An endless kaleidascope of scenery, beautiful but all different. The 642 miles from Santiago to Puerto Montt can be easily ridden in two days, but one really should take a full week just to enjoy the endless visual delights. Miles and miles of vineyards, giving way to rolling hills and scenic low mountains. It was as if I suddenly went from Lodi, California to Ouray, Colorado within the same morning. Then into beautiful forest lands, lush and full but with large and ranting sawmills converting the beautiful trees into logs and then lumber.
Ten hours down Ruta 5, suddenly vast and beautiful meadows and pastures provide grazing for large herds of fat cattle and sleek horses. Huge herds of sheep and goats remind me that I am in wool country. The richness of the earth is truly manifested in the beauty and fatness of these animals.
And suddenly around a curve, over the last low mountain and the beauty of the saltwater bays, surrounded by snow covered volcanic peaks, reassure me that I am now in one of the southernmost port regions in the world. A long dream of riding a motorcycle to the southern end of the world, seems possible, indeed probable.
The BMW R100GSPD, upon which I am so dependent, is running like the well oiled machine that it is now that Jose Meyer has worked his magic. Not a leak, new tires, humming along, every now and then breaking into a fast run, all the while moving south. And Ruta 5! Maybe the finest highway that I have ridden in the last ten years. At times reminiscent of I-10 in West Texas, but in better condition. As well it should be. Ruta 5 is actually a toll road with toll booths every 40 miles or so. The cost for the Goose and me, slightly less than $1 every toll booth. A bargain that I am happy to pay after some of the roads that I have ridden during this adventure.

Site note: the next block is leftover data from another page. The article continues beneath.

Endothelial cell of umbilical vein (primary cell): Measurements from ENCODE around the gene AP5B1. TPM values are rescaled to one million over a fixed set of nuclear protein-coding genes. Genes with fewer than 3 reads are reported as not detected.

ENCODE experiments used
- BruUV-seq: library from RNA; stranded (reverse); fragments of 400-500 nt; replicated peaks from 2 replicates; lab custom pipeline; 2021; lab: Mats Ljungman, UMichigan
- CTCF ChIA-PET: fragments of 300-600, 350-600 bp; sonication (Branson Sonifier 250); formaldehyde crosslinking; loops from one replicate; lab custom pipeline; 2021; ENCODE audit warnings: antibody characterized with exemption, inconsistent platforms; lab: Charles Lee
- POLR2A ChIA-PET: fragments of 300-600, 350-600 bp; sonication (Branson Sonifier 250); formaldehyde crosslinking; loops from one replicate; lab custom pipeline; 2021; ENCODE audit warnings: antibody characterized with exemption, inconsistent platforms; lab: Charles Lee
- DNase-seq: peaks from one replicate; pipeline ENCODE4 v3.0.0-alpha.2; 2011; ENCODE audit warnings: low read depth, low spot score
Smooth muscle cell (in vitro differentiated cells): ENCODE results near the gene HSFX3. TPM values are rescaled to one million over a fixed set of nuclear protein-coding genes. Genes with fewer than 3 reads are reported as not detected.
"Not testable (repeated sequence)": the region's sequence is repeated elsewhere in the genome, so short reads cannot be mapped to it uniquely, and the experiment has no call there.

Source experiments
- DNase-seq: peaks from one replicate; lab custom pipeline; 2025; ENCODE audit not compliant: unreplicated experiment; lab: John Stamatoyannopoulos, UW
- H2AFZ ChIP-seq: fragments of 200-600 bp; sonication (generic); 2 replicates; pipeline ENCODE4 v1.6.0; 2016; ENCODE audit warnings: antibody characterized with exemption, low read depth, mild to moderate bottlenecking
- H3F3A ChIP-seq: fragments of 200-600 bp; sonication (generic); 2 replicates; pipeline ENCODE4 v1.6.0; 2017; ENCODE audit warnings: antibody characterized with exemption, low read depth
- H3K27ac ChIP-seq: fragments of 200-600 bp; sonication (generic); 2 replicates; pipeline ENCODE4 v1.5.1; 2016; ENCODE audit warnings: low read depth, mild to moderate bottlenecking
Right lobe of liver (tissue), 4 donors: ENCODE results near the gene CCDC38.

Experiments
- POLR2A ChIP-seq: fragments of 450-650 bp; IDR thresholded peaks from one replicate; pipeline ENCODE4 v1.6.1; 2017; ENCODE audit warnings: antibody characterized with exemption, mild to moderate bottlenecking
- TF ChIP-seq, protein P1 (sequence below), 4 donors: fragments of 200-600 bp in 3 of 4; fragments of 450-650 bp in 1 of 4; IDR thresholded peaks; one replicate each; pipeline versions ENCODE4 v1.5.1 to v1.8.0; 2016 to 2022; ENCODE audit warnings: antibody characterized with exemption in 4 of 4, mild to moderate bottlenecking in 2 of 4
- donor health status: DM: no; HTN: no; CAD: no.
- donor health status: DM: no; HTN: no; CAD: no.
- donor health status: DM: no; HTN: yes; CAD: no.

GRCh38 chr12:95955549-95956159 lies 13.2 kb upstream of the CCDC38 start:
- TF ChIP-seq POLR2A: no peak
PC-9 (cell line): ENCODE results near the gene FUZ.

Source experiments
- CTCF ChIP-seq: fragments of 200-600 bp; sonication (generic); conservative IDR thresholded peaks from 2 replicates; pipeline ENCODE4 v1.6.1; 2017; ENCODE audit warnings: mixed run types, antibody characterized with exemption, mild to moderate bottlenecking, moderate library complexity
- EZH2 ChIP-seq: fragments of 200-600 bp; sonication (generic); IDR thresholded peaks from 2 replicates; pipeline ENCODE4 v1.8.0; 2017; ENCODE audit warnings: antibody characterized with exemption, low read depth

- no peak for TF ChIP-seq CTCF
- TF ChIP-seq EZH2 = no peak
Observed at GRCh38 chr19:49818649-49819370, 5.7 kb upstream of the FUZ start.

I stopped today in a small town, 90 miles north of Puerto Montt, just to visit a southern Chilean village. While there I got a haircut. Cost, less than $3. I also visited a hardware store to buy a lock, screwdriver, a Coca Cola Light and some crackers for a total of less than $4. I can get used to this. Such a beautiful small town, I could have been in the mountains of Virginia. The Plaza bustling with people, both young and old.
The gentleman who ran the hardware spoke some English but told me that I was the first American he remembered visiting his town. He was an interesting guy, 79 years of age but looking as fit as a sixty year old. He immingrated from Jerusalem in 1960. I stupidly assumed he was Jewish, but he said no, he was Arabic. I then asked if he was Moslem and he told me that he was Catholic. I will someday learn not to make unwarrented assumptions.
I am now checked into a fine family run Residencial, in the port city of Puerto Montt, where the Goose is safely parked. Tonight dinner, maybe seafood. Tomorrow, I will explore Puerto Montt and maybe take a ride. After all, the Goose and I have only run some 10,000 miles in the past 58 days.